It’s a term of endearment and it “fit’s”. Scott is also the Commander of the kitchen, Captain feng shui of the campsite, and camp Sergeant-at-arms if we forget to wash our hands before coming into the kitchen or if we set up the dish washing station in anything but the “upriver to downriver” configuration. If the “Seinfeld Soup Nazi” was in charge of a river trip that would be Scott… and we love him for it. He’s also great on the oars and the camera.
Cot camping on such a rainy trip was challenging but Therm-a-Rest has a great rain-fly that kept me dry and Pendleton has a National Park Blanket that kept me warm so I was more than comfortable on this trip. If you ever have the chance to run the wild and scenic section of the Rogue – I would highly recommend it. If wilderness camping is not your thing – there are historic lodges along the way that are rustic and cozy.
Posted on September 27, 2016
As they walked the narrow path leading back to our campsite tucked away in the Willamette National Forest surrounded by old growth Doug Fir and towering Hemlock trees, they said it reminded them of a scene from Jurassic Park. Our rustic canvas teepee tents were drawn tight and the flaps were folded back to let the lite mountain breeze from the Cascade range blow through the opening and reveal a bright splash of color from the Pendleton wool blankets laid out on canvas cowboy bedrolls on Therm-a-rest cots inside. Just behind the camp a little stream of icy water provided just the right amount of white noise as it babbled away between the smooth river rocks and moss covered tree limbs. We were in the heart of Oregon between Eugene and Bend – Big Water country, known for steelhead, white water, and fly fishing. The Sansone men of St. Louis – Jim Sr, Jimmy, and Lan had come out west for a WoodenBoat adventure and wanted to test drive some rugged new apparel from their Normal line of clothing. While they are seasoned outdoorsmen, they had never experienced an Oregon river adventure and I was thrilled to be the one making the introductions.
One of the best parts of an Oregon adventure is fresh Salmon grilled on a cedar plank over a bed of coals. We brined the Chinook fillet’s in ice water with sea salt, lemon slices and herbs, brined the cedar plank in the icy brook behind camp and brought them both together on the grill.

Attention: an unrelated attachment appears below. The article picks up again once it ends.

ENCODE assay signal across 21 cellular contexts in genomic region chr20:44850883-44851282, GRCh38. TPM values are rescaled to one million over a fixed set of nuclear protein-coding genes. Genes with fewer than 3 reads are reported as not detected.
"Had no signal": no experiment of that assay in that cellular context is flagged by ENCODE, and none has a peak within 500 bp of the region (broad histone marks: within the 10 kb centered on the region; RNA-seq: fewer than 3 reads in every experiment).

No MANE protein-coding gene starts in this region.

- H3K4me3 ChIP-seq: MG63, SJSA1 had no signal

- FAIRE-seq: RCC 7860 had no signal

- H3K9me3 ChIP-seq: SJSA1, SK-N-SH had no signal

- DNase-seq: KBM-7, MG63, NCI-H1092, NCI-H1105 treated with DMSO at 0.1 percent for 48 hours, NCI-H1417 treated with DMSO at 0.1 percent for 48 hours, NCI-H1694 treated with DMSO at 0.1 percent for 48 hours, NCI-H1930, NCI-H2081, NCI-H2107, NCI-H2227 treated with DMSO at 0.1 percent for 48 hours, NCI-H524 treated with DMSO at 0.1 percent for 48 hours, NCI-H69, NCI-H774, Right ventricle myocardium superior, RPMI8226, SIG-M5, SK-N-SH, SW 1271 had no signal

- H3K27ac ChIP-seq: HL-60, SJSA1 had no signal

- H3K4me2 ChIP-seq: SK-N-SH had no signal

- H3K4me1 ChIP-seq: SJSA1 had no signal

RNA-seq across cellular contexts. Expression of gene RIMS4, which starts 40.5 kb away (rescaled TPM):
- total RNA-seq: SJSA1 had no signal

Our proper campfire meal was followed by Pendleton Whiskey and cigars of course.
Deep sleep came easy and dawn came early to our camp in one of the largest National Forests in the country. After a big river-rat breakfast and hot coffee, we broke camp, loaded gear in the Toyota FJ40 and prepared for a day on the McKenzie River.
We were met at the boat ramp by my good friend and fellow guide George Recker who also runs a wood boat and is one of the best oarsmen and fishermen on the river… his specialty = the famous McKenzie redside rainbow trout which we would be pursuing that day. To get to these fish, we run whitewater in boats that are designed for this specific purpose on this particular river and are named for it. We run McKenzie style drift boats made of wood and their unique features allow us to move with speed and agility as we cut sharp lines with our Sawyer Oars around a variety of river obstacles to get to the fish.
We caught lots and lots of trout as we avoided rocks and boulders and cut an elegant path through Class II and III rapids on the McKenzie. The next day we pursued steelhead at sun-up on slower water draped in a heavy fog and the thrill of running white water rapids from the day before was replaced by the anticipation and possibility of hooking into this king of gamefish with flimsy rods and fancy flies.
With a reputation as “elusive” – Steelhead are hard to find, hard to catch and extremely difficult to land. We have found that ideal conditions for hooking up with a steelhead include cool water temperatures with an overcast sky and/or slight rain. By ten o’clock that morning our water temperature remained at a higher than normal 63 degrees and the bright sun had turned the fog into a beautiful clear blue sky. Degree of difficulty = EXTREMELY HIGH.